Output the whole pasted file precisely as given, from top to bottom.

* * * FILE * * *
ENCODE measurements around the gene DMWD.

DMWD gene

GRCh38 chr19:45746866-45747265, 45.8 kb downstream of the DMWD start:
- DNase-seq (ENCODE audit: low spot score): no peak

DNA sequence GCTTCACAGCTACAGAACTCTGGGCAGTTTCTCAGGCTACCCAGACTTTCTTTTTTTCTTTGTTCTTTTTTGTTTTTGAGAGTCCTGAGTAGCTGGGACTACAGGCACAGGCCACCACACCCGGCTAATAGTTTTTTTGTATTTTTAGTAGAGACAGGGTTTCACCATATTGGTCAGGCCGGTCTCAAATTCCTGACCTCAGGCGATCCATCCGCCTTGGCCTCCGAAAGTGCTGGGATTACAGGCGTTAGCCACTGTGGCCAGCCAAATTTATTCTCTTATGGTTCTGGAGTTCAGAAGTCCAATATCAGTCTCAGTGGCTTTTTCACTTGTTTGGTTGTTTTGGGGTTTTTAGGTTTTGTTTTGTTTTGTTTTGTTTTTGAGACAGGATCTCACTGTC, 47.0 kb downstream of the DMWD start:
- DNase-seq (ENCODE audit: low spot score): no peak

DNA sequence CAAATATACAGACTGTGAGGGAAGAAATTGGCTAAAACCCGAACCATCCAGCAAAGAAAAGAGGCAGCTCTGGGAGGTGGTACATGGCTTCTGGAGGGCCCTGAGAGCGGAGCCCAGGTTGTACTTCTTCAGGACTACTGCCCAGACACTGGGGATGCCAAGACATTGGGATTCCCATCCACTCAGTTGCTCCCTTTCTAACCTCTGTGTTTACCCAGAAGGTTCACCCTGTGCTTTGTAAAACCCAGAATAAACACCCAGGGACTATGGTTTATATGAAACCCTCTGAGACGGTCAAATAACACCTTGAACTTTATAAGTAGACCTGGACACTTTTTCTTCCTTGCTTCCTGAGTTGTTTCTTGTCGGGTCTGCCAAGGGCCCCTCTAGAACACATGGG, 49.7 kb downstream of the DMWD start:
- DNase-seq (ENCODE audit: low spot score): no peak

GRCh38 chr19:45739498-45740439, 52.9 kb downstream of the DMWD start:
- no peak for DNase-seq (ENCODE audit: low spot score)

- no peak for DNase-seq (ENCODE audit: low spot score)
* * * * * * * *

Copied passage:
ENCODE measurements around the gene DMWD.

DMWD gene

GRCh38 chr19:45746866-45747265, 45.8 kb downstream of the DMWD start:
- DNase-seq (ENCODE audit: low spot score): no peak

DNA sequence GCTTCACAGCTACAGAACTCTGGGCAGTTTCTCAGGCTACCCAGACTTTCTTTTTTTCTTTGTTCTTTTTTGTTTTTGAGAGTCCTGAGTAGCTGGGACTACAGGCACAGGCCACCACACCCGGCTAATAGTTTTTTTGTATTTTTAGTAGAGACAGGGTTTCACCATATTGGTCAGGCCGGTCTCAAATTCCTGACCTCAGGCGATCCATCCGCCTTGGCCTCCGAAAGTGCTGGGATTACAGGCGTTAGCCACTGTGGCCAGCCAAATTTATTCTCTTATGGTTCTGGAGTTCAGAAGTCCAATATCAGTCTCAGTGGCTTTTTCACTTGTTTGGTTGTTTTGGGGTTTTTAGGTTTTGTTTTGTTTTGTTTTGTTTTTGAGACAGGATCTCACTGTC, 47.0 kb downstream of the DMWD start:
- DNase-seq (ENCODE audit: low spot score): no peak

DNA sequence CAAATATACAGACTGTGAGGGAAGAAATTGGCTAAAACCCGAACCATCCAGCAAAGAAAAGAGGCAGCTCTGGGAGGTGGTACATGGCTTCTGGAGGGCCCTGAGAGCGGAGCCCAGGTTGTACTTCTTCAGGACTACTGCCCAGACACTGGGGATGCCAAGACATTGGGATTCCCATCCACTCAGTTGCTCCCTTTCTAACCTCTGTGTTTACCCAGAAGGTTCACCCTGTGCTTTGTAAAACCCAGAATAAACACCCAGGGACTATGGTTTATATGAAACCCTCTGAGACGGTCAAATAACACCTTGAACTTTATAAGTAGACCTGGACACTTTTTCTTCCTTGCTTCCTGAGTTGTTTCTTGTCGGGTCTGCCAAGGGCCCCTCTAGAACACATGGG, 49.7 kb downstream of the DMWD start:
- DNase-seq (ENCODE audit: low spot score): no peak

GRCh38 chr19:45739498-45740439, 52.9 kb downstream of the DMWD start:
- no peak for DNase-seq (ENCODE audit: low spot score)

- no peak for DNase-seq (ENCODE audit: low spot score)